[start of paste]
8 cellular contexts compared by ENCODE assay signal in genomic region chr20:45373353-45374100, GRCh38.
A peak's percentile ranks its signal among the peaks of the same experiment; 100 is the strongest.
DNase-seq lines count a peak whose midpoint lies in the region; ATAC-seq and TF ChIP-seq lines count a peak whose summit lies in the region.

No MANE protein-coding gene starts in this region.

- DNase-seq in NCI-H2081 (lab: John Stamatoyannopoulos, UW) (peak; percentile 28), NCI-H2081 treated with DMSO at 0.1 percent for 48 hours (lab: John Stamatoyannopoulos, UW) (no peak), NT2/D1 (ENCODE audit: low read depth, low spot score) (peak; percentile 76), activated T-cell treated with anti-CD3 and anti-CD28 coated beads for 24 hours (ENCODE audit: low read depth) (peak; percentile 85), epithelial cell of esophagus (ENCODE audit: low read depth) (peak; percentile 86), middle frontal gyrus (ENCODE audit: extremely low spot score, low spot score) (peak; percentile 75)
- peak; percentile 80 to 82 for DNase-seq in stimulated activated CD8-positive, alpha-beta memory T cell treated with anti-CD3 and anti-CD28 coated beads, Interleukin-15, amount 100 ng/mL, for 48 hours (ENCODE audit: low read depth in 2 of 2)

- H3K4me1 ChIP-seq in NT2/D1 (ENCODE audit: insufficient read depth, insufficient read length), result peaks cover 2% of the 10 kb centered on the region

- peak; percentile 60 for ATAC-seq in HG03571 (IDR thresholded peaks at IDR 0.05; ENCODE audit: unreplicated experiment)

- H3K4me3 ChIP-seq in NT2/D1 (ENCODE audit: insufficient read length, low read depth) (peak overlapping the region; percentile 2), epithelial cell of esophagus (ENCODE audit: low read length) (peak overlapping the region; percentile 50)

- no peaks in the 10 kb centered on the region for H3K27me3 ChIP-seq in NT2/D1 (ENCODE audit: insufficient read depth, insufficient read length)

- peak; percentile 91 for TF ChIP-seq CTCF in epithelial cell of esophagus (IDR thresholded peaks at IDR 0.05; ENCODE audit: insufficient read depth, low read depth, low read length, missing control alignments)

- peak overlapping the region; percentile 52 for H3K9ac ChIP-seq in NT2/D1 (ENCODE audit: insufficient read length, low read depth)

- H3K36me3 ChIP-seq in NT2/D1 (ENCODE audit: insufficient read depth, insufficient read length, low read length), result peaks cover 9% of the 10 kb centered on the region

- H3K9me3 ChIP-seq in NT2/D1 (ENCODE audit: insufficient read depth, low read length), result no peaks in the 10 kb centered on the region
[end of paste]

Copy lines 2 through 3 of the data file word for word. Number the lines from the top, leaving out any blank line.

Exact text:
A peak's percentile ranks its signal among the peaks of the same experiment; 100 is the strongest.
DNase-seq lines count a peak whose midpoint lies in the region; ATAC-seq and TF ChIP-seq lines count a peak whose summit lies in the region.